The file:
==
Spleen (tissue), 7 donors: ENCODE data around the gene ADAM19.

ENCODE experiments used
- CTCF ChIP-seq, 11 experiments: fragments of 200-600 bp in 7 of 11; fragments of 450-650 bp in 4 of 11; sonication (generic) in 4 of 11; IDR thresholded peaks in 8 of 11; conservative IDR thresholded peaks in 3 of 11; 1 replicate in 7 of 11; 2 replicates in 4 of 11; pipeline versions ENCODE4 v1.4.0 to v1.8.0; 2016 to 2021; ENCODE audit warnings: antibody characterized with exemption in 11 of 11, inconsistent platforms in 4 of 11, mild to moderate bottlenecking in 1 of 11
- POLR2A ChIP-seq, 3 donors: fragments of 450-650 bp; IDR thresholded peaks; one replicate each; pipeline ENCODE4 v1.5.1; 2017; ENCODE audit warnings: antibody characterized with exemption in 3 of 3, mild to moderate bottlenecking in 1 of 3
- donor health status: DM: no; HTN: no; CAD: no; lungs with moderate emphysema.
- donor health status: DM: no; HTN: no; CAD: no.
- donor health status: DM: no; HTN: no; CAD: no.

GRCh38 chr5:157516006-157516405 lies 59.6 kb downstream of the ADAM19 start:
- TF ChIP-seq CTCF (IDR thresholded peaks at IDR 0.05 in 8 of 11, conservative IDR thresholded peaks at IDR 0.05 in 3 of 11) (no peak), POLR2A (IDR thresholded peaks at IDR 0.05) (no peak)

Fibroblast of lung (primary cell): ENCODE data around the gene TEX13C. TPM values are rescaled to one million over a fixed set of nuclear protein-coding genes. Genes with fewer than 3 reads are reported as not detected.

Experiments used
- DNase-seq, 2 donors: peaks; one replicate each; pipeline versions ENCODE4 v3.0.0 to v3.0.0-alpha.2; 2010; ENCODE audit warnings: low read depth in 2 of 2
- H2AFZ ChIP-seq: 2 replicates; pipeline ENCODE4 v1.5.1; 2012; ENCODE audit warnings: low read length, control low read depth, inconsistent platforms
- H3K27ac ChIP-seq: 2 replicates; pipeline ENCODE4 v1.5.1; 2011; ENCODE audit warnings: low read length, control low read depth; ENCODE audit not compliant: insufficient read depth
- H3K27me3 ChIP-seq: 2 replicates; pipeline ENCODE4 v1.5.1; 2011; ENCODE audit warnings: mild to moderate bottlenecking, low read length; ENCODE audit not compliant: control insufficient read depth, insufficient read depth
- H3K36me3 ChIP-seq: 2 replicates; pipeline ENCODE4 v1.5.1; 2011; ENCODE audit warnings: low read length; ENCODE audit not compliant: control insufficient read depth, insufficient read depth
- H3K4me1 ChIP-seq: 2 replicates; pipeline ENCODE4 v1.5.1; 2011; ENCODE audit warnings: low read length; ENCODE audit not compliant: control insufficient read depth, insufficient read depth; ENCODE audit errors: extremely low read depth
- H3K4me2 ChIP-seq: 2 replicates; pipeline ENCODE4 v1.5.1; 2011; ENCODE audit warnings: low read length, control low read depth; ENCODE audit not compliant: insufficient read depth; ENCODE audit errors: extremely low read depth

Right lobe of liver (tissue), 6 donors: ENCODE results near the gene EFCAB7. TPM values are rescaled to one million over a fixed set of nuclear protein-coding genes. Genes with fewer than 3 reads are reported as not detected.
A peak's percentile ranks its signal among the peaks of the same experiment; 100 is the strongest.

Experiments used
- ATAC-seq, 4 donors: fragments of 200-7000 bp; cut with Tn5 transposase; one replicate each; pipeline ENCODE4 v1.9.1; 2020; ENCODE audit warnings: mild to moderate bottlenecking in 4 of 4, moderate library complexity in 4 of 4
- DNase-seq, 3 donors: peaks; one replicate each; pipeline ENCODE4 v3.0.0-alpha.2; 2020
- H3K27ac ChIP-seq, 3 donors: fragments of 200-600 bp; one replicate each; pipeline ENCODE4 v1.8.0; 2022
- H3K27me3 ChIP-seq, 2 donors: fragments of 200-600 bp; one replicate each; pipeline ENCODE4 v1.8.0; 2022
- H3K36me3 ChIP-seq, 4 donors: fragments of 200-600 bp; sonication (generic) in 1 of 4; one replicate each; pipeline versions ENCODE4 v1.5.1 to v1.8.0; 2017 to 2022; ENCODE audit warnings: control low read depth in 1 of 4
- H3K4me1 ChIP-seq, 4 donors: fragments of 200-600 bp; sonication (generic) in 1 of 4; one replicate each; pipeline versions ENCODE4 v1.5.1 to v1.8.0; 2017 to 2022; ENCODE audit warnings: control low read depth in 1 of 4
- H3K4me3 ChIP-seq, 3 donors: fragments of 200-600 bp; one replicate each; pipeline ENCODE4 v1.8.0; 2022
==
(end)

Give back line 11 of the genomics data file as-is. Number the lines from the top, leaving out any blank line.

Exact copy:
Experiments used